1 Jun 2021

A scarlet bird: the Ruddy Kingfisher

With fiery plumage and a voice that was thought to summon the rain, discover the folklore and natural history of this splendid bird through the eyes of a photographer.

Ruddy Kingfisher © HIH Princess Takamado
Ruddy Kingfisher © HIH Princess Takamado
By HIH Princess Takamado

'Through the Lens', Fujingaho Magazine, June, 2021

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Photos and text: Her Imperial Highness Princess Takamado

English Translation: Asia Club, a WBSJ Volunteer Group (YOKOYAMA Kazuko, KASE Tomoko, UENO Naohiro)


This spring, while practicing “Stay-Home Time” which was initiated by the Japanese government to prevent the spread of COVID-19, I was able to spend a relaxing time watching the trees and flowers in the garden of the Akasaka Detached Palace every day. Every year, from autumn to early summer, I used to visit many places to photograph birds with my heavy lens and tripod, but due to the pandemic I haven't been anywhere for more than a year. I'm a little worried about my weakened muscles! This time, the highlight is the Ruddy Kingfisher Halcyon coromanda, and I will show you some photos I took three years ago.

While the Common Kingfisher lives in an open river environment, the Ruddy Kingfisher prefers rivers surrounded by forests © HIH Princess Takamado

Scarlet expresses the color of fire and the sun. When flying through the forests, the Ruddy Kingfisher really does look like a fireball. The bird is very eye-catching with its distinctive large head, thick bill and short tail – but once it reaches the ground, its reddish-brown body blends into the dead leaves and is well-camouflaged.

It is said that the Ruddy Kingfisher is seen and heard more often now than ever before. Although I have long wished to observe it closely, several years passed by in vain. Three years ago, however, my wish was granted. Thanks to the guidance of my bird-loving friends, I had the opportunity to spend a whole day hiding in a tent, and was able to watch and photograph the bird. It was such a sunny day and the contrast between the dark forest and the outside was so strong that I was often confused about exposure and aperture, but it was really a happy and fulfilling time for me to have watched and photographed the Ruddy Kingfisher.

The descending tone of the Ruddy Kingfisher’s call, “kyo-lo-lo-lo-lo-lo-lo-lo”, is quite unique and impressive. Since the bird breeds during the rainy season, and often calls when it is likely to rain, it came to be nicknamed the “rain bird”. Its outstanding appearance and unique, somewhat melancholic call must have stirred people’s imaginations and inspired various folk tales. In one tale, the Ruddy Kingfisher calls to the heavens, “give me water”, for it was prohibited to drink water as punishment for a misdeed. In another, the Ruddy Kingfisher used to be a Common Kingfisher. Caught in a fire, its plumage changed to red, so it calls for water.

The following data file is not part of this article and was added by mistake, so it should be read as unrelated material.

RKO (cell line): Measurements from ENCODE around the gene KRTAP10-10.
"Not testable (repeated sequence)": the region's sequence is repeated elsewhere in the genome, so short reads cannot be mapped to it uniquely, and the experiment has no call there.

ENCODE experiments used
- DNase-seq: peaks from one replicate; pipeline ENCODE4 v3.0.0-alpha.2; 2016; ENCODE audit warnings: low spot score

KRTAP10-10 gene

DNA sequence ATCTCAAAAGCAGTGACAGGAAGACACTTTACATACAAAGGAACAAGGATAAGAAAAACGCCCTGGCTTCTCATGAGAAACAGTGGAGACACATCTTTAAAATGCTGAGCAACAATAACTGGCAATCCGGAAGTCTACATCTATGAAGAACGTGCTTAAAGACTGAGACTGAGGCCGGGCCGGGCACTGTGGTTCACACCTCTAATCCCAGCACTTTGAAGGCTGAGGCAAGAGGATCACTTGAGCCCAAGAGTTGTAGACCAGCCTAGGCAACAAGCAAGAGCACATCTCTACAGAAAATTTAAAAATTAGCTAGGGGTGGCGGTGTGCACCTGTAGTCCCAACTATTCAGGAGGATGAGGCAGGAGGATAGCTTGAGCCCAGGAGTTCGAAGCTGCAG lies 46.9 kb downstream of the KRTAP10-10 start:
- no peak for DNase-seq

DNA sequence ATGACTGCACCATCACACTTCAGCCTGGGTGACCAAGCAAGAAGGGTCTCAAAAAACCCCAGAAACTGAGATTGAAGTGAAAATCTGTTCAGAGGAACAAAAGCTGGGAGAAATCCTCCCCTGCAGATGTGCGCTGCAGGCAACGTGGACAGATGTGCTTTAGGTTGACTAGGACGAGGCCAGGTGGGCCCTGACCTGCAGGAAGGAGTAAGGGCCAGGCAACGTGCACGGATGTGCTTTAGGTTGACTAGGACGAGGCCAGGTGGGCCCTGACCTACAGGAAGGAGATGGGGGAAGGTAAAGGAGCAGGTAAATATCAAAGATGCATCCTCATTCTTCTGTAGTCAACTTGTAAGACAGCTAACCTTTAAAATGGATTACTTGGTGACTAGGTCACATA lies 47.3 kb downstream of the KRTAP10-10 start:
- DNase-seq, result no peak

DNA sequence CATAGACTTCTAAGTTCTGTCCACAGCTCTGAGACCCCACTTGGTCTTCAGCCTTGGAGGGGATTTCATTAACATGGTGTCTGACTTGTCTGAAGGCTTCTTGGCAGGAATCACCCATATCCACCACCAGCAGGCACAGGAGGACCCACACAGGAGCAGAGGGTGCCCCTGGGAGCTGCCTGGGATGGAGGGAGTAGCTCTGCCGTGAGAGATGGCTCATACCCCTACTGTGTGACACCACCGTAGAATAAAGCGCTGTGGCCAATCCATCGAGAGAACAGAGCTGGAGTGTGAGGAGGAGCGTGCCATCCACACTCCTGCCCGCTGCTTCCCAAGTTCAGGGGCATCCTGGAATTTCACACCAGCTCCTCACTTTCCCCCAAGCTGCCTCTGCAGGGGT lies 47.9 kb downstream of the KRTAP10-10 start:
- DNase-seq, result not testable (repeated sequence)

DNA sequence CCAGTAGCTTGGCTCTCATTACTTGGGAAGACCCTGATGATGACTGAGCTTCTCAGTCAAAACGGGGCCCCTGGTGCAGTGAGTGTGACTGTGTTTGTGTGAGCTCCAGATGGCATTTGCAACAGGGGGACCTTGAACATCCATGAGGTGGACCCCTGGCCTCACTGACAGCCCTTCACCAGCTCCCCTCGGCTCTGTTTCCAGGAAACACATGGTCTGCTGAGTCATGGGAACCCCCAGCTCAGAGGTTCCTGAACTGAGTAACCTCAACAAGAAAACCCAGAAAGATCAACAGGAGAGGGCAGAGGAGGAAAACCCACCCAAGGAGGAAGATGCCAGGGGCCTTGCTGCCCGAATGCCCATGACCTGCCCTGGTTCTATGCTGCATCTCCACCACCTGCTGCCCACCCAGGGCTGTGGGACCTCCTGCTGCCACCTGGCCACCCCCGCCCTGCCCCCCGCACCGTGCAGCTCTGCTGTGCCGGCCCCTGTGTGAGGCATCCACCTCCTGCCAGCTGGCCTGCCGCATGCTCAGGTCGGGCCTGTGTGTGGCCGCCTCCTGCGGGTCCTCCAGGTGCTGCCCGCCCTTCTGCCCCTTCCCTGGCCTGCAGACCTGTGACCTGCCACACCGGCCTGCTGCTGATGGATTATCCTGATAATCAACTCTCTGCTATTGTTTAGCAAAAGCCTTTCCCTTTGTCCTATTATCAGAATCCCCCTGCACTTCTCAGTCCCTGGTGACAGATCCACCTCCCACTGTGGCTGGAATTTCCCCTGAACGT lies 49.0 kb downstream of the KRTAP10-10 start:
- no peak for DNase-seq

The Ryukyu Ruddy Kingfisher, an Okinawan subspecies © HIH Prince Takamado

The Ryukyu Ruddy Kingfisher Halcyon coromanda bangsi, a subspecies of the Ruddy Kingfisher, migrates to Okinawa. Different from the Ruddy Kingfisher on the main island, it prefers to nest in villages near the coast, and is therefore a common sight for local people. More than 20 years ago, when we visited Ishigaki Island in Okinawa, we heard a Ryukyu Ruddy Kingfisher calling near our hotel. My late husband, Prince Takamado, imitated its call, “kyo-lo-lo-lo-lo”. The bird came closer to us, little by little, and called back. Thinking that another male bird had come into its territory, it must have wanted to drive the invader away. His Highness smiled and said, “As my call is a little poorer, the bird may show up.” He exchanged calls with the bird three times.  According to him, if the invader calls very well, the bird thinks that a younger and stronger male will come and gets scared. But if a similar or weaker individual has come, it’s easy to expel it, so there's no problem. It’s a sweet memory to me.

Many people may associate the phrase “bird of fire” with the phoenix, an immortal bird. Realising its last moments are approaching, the phoenix dives into the blazing fire and resurrects itself. Throughout human history, many civilizations perished and new ones have been born. Even in the fight against viruses, we human beings recovered each time. In the present COVID-19 pandemic, too, vaccination has started all over the world. I am sure our society will be reborn and succeed in recovering.

They say that whoever has seen a bird of fire will become happy. The Ruddy Kingfisher is also a bird of fire. Therefore, I wish my dear readers look at these photos carefully and feel happier, even just a little. 

The nest of a Ruddy Kingfisher © HIH Princess Takamado


A Ruddy Kingfisher flying in the forest © HIH Princess Takamado